I paid a media rate for Culinary Backstreets Food Tour in Istanbul, but all opinions are my own.
Istanbul is full of sights and quite a few of them are located around Aya Sofia: Topkapi Palace, Museum of Turkish and Islamic Arts, Blue Mosque and Basilica Cistern. You can comfortably just stay in the area for a couple of days exploring these treasures. […]
Summer is coming soon and I love making lighter meals when the weather is warmer. I like my meals to have a nutritional value , but not being as heavy as winter stews or soups. Salad is a great way to achieve this, you can combine your proteins with other healthy ingredients.
I want to share a recipe for an Italian-style salad with beef steak. Beef provides eight essential vitamins and minerals that support good health and well-being. Vegetables and salad leaves add colour and variety to your diet.
You will need the following ingredients:
4 steaks for 4 people ( number of steaks is the same as the number of people you are cooking for)
Cherry Tomatoes -250g pack
Sweet Peppers – 2
Red Onion – half
Garlic – 3 cloves or more if you like
Good quality olive oil
Herbs and Spices: Basil, Parsley, Fennel, Rosemary
Sweet Potato – 3 medium
First, peel your sweet potatoes, cut them into medium pieces and put them on the tray to roast in the oven for approximately 25 minutes.
While potatoes are cooking, prepare your tomato and pepper dressing. Cut peppers and tomatoes in small pieces. Add olive oil, balsamic vinegar, thinly sliced red onion, garlic and herbs/spices and put to the side to rest and for flavours to mix.
Once your potatoes are ready, you can assemble salad leaves on each individual plate, and add potatoes.
Now is the time to quickly cook the steak as you like it. This will take a few minutes for medium rare and once meat is ready, slice it on the chopping board and arrange on top of your salad leaves. The finishing touch is the dressing, which you can put on top of the steak or just next to it.
Salad flavours are wonderful, as steak is robust and tomato and pepper dressing is tangy, while potatoes add the sweet element.
Let me know if you had a go at cooking this salad and what did you think?
This post is an entry for the #MeatMatters Challenge, sponsored by Simply Beef and Lamb. Learn more about the benefits of cooking and eating beef and lamb along with recipe ideas and inspiration here.
Every single holiday has moments, which stay with you forever. In Istanbul, for me, it was definitely a visit to the Turkish Bath Kilic Ali Pasha Hamami, which has recently undergone a multi-million refurbishment and was brought back to its former glory. I have experienced […]
Hungarian National Museum was one of the places I visited, while in Budapest. It provides a great introduction to Hungarian History and the museum is manageable enough, so you don’t have a headache at the end of your visit.
The museum is divided into defined historic periods, so you can either choose the historic route from ancient times to the modern day or just concentrate on a section which appeals to you most.
I normally skip early history sections in a museum, as I do not find them particularly interesting, but I definitely made a mistake here, leaving Archaeological section till the end. Museum curators have done a fantastic job! You will see recreated houses, hoards and plenty of explanations in English to go with the displays.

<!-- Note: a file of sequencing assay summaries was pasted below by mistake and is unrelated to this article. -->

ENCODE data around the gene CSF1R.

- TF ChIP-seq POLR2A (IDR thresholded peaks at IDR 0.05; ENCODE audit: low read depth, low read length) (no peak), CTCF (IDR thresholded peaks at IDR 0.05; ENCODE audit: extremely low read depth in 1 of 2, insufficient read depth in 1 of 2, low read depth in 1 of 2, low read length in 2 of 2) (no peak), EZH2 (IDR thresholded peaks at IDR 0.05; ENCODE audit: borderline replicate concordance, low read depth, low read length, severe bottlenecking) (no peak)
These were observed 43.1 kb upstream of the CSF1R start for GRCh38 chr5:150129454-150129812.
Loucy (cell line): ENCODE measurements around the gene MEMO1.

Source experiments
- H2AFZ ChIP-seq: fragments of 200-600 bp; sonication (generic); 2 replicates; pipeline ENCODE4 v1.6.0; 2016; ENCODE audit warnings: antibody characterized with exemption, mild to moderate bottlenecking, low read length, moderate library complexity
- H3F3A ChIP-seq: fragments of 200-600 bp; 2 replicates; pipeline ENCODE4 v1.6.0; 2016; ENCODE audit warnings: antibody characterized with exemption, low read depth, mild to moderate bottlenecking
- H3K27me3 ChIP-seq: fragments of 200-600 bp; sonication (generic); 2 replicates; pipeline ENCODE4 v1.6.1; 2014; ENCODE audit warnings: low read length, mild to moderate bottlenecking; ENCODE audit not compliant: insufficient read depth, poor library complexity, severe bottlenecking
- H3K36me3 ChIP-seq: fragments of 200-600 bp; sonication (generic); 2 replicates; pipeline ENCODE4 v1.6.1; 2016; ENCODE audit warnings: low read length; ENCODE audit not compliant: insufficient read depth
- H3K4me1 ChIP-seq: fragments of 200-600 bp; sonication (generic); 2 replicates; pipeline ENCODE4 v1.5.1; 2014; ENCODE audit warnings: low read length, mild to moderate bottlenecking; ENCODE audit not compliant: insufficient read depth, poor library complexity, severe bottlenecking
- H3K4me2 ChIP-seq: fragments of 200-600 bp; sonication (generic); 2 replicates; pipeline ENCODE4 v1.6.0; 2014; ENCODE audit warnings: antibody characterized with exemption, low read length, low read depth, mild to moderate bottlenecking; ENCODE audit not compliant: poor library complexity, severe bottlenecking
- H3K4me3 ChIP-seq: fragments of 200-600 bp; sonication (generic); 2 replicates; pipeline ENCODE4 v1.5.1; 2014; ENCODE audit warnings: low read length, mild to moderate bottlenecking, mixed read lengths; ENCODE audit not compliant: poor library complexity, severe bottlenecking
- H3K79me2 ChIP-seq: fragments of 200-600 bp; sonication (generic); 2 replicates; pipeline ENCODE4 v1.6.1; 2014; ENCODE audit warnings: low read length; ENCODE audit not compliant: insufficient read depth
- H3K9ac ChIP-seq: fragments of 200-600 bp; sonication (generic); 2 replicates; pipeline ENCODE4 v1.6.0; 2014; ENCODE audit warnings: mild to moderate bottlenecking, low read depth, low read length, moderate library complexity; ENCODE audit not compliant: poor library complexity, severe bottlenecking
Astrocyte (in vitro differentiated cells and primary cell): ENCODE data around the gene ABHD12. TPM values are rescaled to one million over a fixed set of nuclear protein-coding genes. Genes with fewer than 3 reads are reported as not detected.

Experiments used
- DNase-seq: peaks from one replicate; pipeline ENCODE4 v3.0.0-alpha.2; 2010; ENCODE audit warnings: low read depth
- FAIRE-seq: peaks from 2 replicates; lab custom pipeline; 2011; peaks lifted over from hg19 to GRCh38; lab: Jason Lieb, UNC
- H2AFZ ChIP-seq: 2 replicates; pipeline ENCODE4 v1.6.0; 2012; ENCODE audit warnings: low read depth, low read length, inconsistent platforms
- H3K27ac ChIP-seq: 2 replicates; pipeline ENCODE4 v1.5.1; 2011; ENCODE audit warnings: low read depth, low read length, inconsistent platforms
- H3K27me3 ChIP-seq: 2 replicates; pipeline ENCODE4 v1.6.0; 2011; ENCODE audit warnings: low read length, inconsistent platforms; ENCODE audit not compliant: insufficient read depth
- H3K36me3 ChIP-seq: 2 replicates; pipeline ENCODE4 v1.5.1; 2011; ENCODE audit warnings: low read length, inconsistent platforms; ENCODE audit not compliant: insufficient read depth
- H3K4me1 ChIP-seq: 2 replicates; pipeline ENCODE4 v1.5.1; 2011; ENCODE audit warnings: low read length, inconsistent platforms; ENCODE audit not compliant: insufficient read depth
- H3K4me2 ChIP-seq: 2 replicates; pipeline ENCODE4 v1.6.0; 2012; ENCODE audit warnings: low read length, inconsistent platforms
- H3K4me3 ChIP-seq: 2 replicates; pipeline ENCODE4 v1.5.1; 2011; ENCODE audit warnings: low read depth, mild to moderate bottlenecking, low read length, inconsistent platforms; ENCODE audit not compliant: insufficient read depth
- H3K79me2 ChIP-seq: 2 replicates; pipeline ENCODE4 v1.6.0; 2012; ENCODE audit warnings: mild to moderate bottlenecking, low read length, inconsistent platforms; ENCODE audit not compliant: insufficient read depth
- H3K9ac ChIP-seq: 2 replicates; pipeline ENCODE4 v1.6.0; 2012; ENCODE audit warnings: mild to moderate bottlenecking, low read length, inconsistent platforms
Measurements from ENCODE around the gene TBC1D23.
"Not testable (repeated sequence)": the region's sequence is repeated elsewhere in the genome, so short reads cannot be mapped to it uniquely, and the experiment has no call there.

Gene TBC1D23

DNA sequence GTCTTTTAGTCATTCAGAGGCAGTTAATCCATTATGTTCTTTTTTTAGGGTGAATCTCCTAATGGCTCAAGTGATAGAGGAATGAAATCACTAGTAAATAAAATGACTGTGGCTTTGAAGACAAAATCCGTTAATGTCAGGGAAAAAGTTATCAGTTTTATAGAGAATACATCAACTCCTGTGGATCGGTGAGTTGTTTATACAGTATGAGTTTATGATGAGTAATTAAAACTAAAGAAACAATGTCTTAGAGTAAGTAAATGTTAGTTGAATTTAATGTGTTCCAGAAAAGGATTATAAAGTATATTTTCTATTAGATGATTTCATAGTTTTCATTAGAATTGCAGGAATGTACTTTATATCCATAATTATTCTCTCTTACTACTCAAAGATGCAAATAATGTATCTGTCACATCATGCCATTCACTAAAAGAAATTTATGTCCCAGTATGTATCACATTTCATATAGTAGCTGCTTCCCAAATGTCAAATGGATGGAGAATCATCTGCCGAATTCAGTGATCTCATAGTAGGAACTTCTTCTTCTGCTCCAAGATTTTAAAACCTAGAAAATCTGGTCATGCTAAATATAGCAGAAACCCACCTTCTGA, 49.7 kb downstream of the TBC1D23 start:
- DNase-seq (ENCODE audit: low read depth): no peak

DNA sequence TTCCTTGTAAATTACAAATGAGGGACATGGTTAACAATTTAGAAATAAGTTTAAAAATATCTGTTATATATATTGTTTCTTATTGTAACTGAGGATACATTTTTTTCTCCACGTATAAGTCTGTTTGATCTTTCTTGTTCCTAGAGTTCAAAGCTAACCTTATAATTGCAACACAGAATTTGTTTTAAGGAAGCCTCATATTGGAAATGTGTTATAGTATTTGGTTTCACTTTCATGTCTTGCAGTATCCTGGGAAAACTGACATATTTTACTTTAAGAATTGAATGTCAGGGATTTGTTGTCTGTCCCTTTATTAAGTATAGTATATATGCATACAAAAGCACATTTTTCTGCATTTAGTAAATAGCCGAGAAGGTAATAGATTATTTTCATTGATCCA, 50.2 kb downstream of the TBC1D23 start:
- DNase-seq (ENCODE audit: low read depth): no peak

Another highlight was a room dedicated to the Hungarian Coronation Mantle. You actually have to be let into the room by a security guy, as he will put display lights on. When there are no visitors, this room is kept in a complete darkness. Unless there is someone else is in the room, it is like having a tet-a-tet date with the mantle, which is beautifully embroidered with gold threads.
If you enjoy ethnography, the displays on folk activities and costumes are fascinating and allow you to learn a little bit more about how people lived in the countryside.
There is a section dedicated to the collection of Roman stonework with plenty of artefacts and a huge floor mosaic, which one can look at for hours.
Ferenz List is the most well-known Hungarian composer. The museum has a whole room dedicated to him, where you can see his piano, several personal things and listen to the music in the headphones in a soundproof room. I thought it was a nice touch, as you can sit down, appreciate the music and have a little break in your visit.
The area dedicated to the 20th century and communism years transported me back to my childhood, with so many recognisable objects. I did not really need to read any of the descriptions and it got me thinking that I got to experience a remarkable time, which is not likely to be repeated any time soon.
I also wanted to mention that the museum building is beautiful. If you want to take a break, you can either sit in the common areas and appreciate wall paintings or go to a cafe, which is located next to the Roman section of the museum in the basement.
Hungarian National Museum was a delight to visit and it is definitely should be on your itinerary in Budapest. It will give you an informed overview of Hungarian history, which might prompt you to learn a bit more about the exhibits that you saw or subjects that are covered by the Museum.
My visit was hosted by National Hungarian Museum but all opinions are my own.
What is your favourite activity on Friday night? Mine are masks, bath tubs and wine! What about “going out, restaurants and socialising with friends” I hear you say. I am a parent, remember? Restaurants will have to wait for the next 18 years! I have […]